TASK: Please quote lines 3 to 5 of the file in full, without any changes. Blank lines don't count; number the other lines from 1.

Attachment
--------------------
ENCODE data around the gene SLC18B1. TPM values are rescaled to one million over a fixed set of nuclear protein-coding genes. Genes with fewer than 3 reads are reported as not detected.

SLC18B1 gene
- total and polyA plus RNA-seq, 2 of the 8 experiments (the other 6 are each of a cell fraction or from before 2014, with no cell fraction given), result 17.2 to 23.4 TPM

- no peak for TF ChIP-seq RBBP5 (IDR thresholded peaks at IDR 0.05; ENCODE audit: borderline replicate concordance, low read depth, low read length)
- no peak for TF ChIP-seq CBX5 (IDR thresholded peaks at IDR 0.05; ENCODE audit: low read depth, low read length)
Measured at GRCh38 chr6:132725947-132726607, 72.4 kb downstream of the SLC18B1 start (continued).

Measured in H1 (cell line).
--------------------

- total and polyA plus RNA-seq, 2 of the 8 experiments (the other 6 are each of a cell fraction or from before 2014, with no cell fraction given), result 17.2 to 23.4 TPM

- no peak for TF ChIP-seq RBBP5 (IDR thresholded peaks at IDR 0.05; ENCODE audit: borderline replicate concordance, low read depth, low read length)
- no peak for TF ChIP-seq CBX5 (IDR thresholded peaks at IDR 0.05; ENCODE audit: low read depth, low read length)